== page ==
a movement in which stationary ringlike constrictions appear at several places along the intestine and then relax as new constrictions form elsewhere ● Mixing/contact digestion ● When most nutrients have been absorbed and little remains but undigested residue, segmentation declines and peristalsis begins ■ Peristalsis- The duodenum secretes a hormone called motilin that triggers a peristaltic wave beginning in the duodenum. ● The wave travels 10 to 70 cm and dies out ● only to be followed by another wave that begins a little farther down the tract than the first one ○ Migrating motor complex- overlapping waves of contraction ● Movement through Small Intestine ○ Carbohydrate Digestion - Pancreatic amylase digests starch into maltose and small oligosaccharides. Brush border enzymes (maltase, dextrinase, and glucoamylase) digest these to glucose, which is absorbed by the epithelial cells. ■ Starch is digested first to oligosaccharides up to eight glucose residues long ■ then into the disaccharide maltose ■ finally to glucose, which is absorbed by the small intestine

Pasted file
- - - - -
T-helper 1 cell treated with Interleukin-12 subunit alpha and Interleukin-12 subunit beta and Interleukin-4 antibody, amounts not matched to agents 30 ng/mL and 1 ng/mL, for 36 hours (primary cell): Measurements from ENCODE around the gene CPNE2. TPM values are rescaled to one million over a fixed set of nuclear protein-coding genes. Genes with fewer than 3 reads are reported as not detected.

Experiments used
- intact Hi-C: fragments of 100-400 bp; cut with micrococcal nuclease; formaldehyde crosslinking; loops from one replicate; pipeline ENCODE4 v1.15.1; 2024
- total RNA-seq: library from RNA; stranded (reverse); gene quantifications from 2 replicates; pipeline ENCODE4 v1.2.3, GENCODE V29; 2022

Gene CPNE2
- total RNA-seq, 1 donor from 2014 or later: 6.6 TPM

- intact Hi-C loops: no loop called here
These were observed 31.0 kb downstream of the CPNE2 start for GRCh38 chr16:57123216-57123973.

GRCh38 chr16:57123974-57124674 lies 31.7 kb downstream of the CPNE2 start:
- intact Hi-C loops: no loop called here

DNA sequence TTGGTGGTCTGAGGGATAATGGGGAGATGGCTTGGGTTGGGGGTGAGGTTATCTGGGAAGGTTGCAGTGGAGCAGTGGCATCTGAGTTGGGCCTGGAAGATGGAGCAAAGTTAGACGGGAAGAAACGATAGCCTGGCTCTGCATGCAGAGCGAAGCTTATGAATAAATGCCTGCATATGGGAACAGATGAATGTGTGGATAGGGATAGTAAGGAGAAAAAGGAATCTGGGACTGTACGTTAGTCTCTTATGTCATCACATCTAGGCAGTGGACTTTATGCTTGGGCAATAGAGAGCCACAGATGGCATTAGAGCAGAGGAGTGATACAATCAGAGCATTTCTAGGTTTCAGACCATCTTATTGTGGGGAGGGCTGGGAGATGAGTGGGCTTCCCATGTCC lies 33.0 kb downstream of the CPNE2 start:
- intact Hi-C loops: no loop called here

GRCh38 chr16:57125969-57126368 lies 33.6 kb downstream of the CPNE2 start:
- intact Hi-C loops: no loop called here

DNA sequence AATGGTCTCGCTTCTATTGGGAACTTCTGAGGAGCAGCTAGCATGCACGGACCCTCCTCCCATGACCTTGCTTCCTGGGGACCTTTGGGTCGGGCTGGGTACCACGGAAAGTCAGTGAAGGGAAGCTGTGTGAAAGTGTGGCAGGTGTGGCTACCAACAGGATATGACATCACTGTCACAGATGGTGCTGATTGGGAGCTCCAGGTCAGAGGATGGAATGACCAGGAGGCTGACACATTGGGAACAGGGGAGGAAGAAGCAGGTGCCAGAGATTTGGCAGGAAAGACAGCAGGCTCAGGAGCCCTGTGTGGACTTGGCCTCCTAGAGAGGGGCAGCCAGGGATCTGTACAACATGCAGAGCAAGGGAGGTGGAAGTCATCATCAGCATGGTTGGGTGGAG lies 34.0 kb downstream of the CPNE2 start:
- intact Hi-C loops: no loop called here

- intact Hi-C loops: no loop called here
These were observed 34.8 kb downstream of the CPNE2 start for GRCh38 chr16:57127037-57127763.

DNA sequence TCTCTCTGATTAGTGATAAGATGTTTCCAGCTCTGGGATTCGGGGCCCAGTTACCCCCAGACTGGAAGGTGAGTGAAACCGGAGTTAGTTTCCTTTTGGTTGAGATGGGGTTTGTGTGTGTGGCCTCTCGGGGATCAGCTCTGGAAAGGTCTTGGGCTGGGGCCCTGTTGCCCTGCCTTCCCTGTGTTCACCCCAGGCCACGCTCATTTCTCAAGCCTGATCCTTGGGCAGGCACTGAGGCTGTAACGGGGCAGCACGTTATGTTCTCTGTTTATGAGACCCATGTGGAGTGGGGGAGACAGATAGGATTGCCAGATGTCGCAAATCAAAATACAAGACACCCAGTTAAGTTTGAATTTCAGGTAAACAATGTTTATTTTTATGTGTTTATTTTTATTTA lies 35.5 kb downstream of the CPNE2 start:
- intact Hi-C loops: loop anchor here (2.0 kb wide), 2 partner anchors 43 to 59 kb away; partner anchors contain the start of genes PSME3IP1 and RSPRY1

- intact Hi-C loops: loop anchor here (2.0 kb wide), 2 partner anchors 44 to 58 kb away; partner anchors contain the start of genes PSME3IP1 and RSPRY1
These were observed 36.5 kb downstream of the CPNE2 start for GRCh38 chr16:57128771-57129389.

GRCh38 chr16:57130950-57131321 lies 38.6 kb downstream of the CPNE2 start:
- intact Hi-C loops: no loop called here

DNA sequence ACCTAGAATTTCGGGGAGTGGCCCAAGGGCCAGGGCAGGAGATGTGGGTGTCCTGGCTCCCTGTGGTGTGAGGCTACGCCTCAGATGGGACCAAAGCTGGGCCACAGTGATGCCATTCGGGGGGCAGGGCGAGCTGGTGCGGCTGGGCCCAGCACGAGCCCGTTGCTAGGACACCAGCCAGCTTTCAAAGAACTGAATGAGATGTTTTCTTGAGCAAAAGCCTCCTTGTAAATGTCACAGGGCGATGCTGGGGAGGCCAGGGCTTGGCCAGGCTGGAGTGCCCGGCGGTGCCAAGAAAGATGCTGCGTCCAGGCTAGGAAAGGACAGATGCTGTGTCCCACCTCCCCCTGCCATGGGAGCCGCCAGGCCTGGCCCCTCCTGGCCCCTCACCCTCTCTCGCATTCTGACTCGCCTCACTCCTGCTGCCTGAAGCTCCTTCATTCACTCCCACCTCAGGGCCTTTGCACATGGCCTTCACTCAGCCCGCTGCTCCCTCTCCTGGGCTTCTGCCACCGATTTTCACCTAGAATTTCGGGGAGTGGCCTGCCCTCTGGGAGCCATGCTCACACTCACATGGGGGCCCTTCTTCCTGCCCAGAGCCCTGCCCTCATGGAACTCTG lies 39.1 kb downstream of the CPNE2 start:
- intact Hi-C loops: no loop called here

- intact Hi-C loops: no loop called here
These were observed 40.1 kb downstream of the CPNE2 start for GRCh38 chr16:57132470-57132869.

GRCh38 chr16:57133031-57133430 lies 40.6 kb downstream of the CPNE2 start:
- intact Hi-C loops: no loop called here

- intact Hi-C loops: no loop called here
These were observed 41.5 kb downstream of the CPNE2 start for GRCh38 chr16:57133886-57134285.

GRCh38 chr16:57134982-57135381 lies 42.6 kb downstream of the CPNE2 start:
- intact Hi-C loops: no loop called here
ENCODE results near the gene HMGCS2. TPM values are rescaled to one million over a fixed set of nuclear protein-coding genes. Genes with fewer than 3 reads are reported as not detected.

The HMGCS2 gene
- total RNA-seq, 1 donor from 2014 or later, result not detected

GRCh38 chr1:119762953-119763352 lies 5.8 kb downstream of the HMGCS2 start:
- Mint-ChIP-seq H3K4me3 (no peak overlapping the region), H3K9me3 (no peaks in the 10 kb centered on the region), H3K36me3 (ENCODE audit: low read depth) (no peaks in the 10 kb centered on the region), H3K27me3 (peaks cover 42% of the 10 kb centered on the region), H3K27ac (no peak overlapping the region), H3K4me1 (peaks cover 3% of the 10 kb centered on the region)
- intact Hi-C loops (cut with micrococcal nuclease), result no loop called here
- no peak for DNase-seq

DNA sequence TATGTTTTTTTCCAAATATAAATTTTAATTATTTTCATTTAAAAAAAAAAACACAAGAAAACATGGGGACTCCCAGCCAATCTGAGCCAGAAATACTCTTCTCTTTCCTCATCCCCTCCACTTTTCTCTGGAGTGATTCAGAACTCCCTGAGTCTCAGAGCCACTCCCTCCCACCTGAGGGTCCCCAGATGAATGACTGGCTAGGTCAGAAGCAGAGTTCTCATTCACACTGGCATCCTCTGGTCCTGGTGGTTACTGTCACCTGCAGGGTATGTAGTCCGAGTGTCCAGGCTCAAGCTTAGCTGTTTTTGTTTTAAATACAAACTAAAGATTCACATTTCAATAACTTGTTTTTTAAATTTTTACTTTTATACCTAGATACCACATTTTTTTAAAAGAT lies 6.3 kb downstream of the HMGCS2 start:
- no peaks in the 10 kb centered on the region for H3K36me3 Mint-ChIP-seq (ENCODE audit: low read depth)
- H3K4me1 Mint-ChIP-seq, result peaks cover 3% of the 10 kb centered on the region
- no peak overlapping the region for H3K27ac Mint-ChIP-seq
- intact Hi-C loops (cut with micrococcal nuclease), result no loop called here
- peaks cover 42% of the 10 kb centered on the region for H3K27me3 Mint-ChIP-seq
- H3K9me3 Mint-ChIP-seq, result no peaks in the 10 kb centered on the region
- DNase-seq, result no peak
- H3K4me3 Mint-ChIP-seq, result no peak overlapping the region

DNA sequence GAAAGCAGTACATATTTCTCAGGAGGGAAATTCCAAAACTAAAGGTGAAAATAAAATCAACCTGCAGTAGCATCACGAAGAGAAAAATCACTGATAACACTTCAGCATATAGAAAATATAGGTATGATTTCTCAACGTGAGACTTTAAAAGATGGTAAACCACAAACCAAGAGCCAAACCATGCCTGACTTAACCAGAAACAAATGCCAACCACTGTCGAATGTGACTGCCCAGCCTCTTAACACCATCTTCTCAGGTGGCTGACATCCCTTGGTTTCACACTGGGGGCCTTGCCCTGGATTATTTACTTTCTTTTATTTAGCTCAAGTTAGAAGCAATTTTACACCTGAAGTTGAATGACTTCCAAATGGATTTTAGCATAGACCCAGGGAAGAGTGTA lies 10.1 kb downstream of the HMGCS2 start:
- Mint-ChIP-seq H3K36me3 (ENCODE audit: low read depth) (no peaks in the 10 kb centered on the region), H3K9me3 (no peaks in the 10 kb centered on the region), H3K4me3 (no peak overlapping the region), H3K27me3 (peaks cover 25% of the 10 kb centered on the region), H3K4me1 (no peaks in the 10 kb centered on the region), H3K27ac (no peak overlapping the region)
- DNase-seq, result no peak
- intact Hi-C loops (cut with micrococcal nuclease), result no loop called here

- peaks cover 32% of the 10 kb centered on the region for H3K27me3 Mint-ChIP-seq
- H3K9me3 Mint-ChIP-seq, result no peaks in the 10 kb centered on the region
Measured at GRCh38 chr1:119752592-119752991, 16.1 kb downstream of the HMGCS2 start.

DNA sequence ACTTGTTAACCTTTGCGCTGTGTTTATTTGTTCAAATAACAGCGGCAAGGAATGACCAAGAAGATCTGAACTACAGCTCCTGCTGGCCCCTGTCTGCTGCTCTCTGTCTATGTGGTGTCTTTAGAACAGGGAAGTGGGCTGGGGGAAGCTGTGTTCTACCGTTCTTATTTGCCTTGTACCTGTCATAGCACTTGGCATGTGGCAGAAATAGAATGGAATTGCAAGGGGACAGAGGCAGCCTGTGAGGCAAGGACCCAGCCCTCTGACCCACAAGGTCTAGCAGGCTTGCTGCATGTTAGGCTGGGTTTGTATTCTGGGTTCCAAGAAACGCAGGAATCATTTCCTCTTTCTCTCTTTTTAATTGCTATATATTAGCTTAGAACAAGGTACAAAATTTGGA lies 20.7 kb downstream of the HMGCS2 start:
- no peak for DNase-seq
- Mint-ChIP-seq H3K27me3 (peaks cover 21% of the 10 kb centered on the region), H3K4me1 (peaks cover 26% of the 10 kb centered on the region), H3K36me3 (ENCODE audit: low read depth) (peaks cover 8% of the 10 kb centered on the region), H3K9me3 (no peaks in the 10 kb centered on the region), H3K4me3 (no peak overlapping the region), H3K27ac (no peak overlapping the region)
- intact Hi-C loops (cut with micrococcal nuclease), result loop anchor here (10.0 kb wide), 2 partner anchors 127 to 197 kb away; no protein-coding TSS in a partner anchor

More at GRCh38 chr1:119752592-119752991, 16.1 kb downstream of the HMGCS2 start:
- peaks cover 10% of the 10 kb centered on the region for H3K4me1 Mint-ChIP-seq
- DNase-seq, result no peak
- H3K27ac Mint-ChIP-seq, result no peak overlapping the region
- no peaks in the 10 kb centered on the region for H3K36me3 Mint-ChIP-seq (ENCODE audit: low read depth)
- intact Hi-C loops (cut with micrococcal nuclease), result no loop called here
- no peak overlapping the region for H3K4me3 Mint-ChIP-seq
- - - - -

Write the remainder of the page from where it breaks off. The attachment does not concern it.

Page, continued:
■ The Process ● Mouth- starts here ○ Salivary amylase- breaks starch down into shorter segments (oligosaccharides) ● Stomach- the acid in the stomach ○ Churning, mixing ● Small Intestine- 50% of the starch is digested before it gets here, ○ Pancreatic Amylase ○ Dextrinase and Glucoamylase ○ Maltase, Sucrase, Lactase ■ The end product of all of these is glucose, which is then absorbed ○ Carbohydrate Absorption ■ Glucose transported into absorptive cells ● Sodium-Dependent Glucose Transporter (SGLT) ○ Secondary active transport coupled to sodium ■ Galactose- monosaccharide sugar ● Uses SGLT as well ■ Fructose ● Via facilitated diffusion using a separate carrier that doesn’t depend on Na + ● Inside the enterocyte fructose is converted into glucose ■ All transported to liver by the hepatic portal system ○ Protein Absorption ■ Amino Acid absorption similar to monosaccharides ● Enterocytes have several sodium-dependent amino acid cotransporters for different classes of amino acids ● they leave the cell by facilitated diffusion, enter the blood capillaries of the villus, and are carried away in the hepatic portal circulation ■ Dipeptides and tripeptides also absorbed ● they are hydrolyzed within the enterocytes before their amino acids are released to the bloodstream ○ Lipid Digestion ■ Small Intestine ● Emulsification droplets are promptly passed on to the duodenum and coated by certain components of the bile—lecithin and bile acids ○ Lecithin and bile salts coat fat droplets ■ Pancreatic Lipase- TRG into FFA and Monoglyceride ● when lipase acts on a triglyceride, it removes the first and third fatty acids from the glycerol backbone and usually leaves the middle one.
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